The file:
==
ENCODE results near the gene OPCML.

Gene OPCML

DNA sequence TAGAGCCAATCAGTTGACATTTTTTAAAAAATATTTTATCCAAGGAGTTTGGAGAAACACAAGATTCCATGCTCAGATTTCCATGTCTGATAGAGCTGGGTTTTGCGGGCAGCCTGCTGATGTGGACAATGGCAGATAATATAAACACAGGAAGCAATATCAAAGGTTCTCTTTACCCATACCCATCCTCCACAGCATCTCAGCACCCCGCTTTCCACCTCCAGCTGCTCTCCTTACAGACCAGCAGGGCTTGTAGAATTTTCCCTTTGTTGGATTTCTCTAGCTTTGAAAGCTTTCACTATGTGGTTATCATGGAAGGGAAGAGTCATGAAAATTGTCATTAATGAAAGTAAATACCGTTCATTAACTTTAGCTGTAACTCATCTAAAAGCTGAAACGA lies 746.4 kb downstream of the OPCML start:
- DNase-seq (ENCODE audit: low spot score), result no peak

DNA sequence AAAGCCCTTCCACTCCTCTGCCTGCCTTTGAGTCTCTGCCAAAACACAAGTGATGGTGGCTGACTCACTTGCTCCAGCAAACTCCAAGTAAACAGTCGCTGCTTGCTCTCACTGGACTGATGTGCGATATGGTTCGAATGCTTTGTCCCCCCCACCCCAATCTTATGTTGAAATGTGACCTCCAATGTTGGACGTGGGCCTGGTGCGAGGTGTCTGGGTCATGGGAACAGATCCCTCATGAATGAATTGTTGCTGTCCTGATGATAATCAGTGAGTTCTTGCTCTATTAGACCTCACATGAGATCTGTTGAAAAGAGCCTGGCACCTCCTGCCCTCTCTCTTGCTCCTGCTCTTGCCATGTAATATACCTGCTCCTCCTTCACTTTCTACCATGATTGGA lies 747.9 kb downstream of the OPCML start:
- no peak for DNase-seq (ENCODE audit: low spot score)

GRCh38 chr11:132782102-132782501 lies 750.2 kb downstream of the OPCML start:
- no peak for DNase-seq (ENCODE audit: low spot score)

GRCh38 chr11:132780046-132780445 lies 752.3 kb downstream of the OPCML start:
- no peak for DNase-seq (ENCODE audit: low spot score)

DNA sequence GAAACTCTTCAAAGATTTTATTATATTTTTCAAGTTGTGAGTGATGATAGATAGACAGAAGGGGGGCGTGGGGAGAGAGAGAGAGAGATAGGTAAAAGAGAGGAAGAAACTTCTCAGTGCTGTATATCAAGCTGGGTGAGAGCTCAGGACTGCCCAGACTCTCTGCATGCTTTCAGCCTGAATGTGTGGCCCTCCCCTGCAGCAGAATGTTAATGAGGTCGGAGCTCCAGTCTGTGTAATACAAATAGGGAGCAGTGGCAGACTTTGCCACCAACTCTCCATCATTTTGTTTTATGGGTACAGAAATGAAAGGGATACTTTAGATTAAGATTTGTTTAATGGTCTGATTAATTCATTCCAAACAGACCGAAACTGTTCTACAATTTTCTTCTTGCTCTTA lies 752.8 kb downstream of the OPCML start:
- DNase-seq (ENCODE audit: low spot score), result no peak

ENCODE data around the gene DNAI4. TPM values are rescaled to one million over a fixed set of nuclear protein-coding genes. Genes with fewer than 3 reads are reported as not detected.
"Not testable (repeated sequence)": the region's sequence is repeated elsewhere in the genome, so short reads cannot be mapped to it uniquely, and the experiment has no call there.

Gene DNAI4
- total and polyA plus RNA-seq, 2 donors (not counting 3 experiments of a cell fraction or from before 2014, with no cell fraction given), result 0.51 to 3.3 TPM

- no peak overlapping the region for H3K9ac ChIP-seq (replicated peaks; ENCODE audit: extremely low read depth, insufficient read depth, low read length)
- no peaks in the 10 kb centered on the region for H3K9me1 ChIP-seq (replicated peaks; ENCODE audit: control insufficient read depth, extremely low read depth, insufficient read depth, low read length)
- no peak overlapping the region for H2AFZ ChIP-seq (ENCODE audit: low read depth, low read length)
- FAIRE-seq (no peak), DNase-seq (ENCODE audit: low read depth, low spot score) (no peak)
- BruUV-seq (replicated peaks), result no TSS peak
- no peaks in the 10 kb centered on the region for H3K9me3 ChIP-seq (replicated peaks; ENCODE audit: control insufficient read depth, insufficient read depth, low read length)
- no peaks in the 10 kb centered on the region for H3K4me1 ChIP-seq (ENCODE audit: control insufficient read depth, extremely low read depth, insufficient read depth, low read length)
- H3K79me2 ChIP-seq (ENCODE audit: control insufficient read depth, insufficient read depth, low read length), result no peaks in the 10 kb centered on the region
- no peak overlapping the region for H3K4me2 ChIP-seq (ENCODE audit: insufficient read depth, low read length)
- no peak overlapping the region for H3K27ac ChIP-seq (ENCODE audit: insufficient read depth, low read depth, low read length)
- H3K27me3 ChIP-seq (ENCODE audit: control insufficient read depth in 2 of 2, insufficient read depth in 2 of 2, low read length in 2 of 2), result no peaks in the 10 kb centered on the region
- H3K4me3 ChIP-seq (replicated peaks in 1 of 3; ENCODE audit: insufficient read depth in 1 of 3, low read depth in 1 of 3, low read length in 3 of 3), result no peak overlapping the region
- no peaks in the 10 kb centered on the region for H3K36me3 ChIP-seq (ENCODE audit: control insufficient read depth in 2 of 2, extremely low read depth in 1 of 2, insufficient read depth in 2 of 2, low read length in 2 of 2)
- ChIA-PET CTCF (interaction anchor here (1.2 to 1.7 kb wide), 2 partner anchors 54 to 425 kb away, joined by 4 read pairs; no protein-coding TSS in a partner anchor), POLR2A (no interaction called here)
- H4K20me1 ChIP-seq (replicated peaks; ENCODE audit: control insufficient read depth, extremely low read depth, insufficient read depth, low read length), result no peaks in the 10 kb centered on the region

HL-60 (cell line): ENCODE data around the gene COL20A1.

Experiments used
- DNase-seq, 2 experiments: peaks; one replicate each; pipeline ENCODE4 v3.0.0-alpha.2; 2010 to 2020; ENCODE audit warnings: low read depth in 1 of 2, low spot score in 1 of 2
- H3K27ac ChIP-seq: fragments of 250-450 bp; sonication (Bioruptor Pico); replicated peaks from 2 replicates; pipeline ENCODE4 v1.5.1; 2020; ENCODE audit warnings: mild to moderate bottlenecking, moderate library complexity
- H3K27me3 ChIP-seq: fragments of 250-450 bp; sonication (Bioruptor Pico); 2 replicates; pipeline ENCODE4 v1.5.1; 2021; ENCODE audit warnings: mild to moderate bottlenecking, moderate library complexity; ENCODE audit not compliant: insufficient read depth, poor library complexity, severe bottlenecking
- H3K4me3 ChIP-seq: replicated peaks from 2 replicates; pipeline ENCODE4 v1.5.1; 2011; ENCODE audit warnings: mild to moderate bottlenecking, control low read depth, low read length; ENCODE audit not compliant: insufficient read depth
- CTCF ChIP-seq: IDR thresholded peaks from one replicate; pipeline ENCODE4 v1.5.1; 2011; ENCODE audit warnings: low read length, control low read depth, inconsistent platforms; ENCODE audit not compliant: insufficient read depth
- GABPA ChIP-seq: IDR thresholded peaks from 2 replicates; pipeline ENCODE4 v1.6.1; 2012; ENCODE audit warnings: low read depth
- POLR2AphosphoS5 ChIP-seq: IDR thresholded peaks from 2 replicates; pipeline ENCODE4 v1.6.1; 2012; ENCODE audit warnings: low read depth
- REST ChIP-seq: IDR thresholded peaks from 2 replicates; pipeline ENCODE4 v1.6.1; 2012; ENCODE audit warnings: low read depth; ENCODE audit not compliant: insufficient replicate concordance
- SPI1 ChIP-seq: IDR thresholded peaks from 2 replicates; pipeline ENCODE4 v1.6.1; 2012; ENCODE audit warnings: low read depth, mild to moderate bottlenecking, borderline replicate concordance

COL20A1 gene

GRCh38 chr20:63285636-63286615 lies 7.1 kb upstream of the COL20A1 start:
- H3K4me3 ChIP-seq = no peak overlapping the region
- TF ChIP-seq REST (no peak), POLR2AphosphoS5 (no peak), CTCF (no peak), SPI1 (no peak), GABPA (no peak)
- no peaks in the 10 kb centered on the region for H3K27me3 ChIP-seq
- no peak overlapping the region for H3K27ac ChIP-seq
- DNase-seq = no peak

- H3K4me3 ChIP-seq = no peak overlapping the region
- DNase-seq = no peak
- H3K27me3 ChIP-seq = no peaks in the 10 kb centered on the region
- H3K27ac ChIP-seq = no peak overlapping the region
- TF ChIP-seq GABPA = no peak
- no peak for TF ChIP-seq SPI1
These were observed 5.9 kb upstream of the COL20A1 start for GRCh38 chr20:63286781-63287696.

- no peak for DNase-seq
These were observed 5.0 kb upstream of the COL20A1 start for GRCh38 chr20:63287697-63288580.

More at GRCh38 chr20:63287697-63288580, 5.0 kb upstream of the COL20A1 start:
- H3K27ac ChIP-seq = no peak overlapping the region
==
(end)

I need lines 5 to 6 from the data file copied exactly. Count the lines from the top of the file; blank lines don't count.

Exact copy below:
DNA sequence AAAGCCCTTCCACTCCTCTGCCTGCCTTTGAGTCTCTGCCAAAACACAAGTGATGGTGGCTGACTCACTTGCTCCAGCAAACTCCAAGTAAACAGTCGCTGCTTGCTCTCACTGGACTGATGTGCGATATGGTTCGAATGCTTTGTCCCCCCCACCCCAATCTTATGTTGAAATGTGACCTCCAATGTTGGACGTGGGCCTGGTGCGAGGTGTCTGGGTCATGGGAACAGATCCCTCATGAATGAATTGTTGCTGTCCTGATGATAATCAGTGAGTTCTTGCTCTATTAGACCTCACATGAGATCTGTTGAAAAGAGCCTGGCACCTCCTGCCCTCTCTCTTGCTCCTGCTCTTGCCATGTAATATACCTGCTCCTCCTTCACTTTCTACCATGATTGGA lies 747.9 kb downstream of the OPCML start:
- no peak for DNase-seq (ENCODE audit: low spot score)